I have been the proud owner of an Ooma Telo for the past four years now. Before getting the Ooma, we had our home phone first through the actual telephone company with a real phone line (I’m old, I know), and then through a VOIP (Voice Over Internet Protocol, or internet phone) setup with the phone company when the real telephone system (POTS, or Plain Old Telephone System) got too expensive.
Less people paying for the same fixed cost infrastructure = price increases, am I right?
Unfortunately even after switching to a VOIP I noticed the price creeping up, and up, and up again. I had started listening to Clark Howard and he kept singing the praises of something called an Ooma. So I decided to check it out. I picked one up off Amazon for a bit of a discount, and have used it ever since.
So I’ve decided to write a poem to outline what I love about the Ooma, based on Shakespere’s Sonnet 18.
,Shall I compare thee to a plain old telephone system?
Thou art more lovely and more cost effective.
Alternatives, Ooma’s there when you list’em,
And it’s really just as connective.
Sometime too much the old bill grows,
And often is his gold wires disconnected;
And every dollar from dollar sometime throws,
Extra costs wasted; the bill dis-affected;
But thy eternal price difference shall not fade,
Nor lose possession of the equipment,
Nor shall Comcast or others away me swayed,
When in eternal inexpensive shipment,
So long as phones can dial, or I can see,
So long lives this, and this is savings key.
Yeah, I know, there’s a reason I went into IT instead of poetry. But that’s OK, I’m still going to tell you all about why some people still need a home phone, and why I think the Ooma rocks.
Note, this post isn’t sponsored by Ooma. I just love it and want to help spread the word. I do have a referral link to share with you, though, where you and I can both get a $20 gift card from them! If you’ve been thinking about ditching your high priced internet phone provider, this is a great bonus for you.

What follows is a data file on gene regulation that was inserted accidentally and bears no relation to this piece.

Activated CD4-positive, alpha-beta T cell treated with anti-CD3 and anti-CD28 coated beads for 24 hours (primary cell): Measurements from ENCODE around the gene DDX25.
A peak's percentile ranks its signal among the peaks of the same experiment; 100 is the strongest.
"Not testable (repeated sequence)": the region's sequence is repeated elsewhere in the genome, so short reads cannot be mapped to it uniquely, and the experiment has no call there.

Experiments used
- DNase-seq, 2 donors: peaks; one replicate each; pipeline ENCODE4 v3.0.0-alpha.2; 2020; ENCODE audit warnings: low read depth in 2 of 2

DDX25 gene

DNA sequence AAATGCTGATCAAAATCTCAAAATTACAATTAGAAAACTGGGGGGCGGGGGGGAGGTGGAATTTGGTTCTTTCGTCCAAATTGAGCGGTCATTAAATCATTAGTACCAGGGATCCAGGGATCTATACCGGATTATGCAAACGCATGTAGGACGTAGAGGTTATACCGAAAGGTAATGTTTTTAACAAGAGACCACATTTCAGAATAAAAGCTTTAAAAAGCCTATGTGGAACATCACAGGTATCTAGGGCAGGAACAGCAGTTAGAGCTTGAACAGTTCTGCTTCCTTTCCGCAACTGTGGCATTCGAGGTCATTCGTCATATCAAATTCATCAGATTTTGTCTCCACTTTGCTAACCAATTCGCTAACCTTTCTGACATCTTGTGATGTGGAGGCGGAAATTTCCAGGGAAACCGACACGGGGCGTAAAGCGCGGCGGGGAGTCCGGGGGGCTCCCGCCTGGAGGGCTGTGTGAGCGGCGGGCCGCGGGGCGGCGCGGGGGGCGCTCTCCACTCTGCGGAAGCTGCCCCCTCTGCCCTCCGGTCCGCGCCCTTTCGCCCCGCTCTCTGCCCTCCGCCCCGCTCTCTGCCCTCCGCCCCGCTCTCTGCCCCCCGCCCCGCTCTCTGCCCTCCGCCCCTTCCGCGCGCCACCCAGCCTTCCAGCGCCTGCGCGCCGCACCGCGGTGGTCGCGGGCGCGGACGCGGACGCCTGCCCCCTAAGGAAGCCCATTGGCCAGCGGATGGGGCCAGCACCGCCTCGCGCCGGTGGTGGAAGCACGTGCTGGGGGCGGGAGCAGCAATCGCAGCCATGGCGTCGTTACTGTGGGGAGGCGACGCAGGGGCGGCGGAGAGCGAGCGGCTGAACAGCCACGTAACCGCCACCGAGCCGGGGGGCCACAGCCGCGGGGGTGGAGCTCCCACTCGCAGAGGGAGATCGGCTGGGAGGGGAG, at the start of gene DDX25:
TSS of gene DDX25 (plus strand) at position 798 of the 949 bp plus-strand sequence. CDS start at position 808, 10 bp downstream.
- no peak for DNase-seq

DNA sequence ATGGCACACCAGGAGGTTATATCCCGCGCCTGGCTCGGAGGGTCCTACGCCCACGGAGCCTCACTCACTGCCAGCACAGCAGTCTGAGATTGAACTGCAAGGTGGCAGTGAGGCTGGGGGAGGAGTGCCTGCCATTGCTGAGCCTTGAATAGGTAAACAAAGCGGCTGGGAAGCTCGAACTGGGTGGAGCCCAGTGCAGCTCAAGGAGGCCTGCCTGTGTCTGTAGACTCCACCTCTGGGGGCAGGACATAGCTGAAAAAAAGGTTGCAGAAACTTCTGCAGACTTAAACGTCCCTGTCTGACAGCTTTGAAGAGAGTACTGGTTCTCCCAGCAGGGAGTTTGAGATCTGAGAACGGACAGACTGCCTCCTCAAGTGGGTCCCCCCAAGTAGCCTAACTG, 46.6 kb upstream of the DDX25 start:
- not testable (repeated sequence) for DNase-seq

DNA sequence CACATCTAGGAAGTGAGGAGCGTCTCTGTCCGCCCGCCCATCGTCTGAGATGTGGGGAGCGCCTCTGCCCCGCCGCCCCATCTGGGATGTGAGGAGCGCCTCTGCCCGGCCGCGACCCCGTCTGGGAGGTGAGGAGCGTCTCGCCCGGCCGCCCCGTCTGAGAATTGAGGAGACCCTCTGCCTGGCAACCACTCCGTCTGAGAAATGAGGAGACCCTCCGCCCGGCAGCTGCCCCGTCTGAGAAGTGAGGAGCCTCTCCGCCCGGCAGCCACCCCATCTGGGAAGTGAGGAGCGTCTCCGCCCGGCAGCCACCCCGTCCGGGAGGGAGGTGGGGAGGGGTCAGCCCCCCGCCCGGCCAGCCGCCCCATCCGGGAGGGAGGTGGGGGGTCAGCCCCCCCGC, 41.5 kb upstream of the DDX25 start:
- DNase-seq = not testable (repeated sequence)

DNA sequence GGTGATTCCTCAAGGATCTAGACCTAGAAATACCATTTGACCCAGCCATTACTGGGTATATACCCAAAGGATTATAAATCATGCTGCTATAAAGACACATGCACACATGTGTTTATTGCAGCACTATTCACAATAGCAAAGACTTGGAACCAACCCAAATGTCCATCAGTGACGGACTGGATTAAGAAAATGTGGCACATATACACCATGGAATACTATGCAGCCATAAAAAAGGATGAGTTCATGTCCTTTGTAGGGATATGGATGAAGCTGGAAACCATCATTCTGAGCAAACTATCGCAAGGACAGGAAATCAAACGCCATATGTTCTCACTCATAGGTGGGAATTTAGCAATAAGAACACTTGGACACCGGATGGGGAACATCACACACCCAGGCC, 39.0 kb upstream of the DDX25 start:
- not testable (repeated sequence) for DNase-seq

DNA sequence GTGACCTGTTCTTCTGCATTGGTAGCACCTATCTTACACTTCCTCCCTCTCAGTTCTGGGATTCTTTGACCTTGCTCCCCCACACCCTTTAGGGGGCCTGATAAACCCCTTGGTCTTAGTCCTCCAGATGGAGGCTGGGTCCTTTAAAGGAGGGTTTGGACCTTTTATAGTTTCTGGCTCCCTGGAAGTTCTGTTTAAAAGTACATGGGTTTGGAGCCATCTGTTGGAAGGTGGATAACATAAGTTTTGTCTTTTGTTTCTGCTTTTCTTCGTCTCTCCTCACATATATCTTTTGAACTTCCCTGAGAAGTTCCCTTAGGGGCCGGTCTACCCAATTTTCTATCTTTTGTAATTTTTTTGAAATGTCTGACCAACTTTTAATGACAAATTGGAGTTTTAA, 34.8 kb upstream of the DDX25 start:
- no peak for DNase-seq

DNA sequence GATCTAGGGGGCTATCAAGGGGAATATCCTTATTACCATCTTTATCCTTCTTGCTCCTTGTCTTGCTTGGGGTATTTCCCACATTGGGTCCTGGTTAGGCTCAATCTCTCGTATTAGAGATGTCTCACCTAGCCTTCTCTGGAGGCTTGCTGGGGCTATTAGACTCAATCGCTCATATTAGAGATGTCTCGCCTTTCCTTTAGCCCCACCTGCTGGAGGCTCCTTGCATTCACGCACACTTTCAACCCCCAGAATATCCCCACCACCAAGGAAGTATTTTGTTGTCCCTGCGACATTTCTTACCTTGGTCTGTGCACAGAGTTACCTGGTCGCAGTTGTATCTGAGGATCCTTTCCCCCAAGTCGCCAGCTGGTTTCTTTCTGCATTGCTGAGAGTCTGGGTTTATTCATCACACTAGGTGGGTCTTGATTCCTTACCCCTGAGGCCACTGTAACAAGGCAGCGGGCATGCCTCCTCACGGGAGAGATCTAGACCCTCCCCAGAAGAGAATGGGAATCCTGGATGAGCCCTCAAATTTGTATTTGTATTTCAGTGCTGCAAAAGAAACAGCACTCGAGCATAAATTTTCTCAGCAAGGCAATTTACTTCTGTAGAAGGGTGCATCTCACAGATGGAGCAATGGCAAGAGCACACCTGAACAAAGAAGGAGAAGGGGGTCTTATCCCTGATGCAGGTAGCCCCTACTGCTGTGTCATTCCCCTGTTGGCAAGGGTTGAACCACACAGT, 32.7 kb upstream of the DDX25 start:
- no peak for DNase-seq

Why Would You Need A Home Phone?
Many of you out there might be asking just that question. After all, many people no longer have a home phone at all. In fact about half of all households don’t have one. Why would I need one? Why can’t I just use my cell phone?
Great questions. There are only two reasons I still have a home phone, and there’s a third reason that doesn’t apply to me but could apply to someone else. Once these reasons change, I’ll drop it altogether:
1 – I don’t get good cell service in my house.
I get great WiFi service, but horrible cell service, in my house. I just realized while doing research for this article that I might be able to change my settings to make calls over WiFi when available! So exciting. Then I checked it out, and of course, my phone isn’t eligible because it’s too old. Darn it!
I’m not alone – other people may have this issue in their homes, and need to have an alternative option available when in their house. One option is to get a cell phone signal booster, so you can look into that too if this is your only issue.
2 – My Kids Don’t Have Cell Phones
Believe it or not, none of my three kids has a cell phone. Even the teenager who’s spent the past three years attending a school about 45 minutes away doesn’t have a cell phone. He’s asked for one a few times, but I don’t see that it’s necessary yet. I seem to be in the minority, though, because something like 88% of teens have a cell phone.
Given that my kids don’t have cell phones, they need a way to make phone calls from the house. Say I’ve let my 13 year old stay home for a while as I run errands with the other two boys. He needs to be able to make emergency calls, right? A home phone gives him that option.
Also when the kids are home being babysat by Grandma, their grandmothers both (1) don’t get cell service in the house and (2) rarely remember to bring their phones/keep them on/keep them charged. Without a home phone, there would be no way for them (or my kids) to make calls from the house in case of an emergency.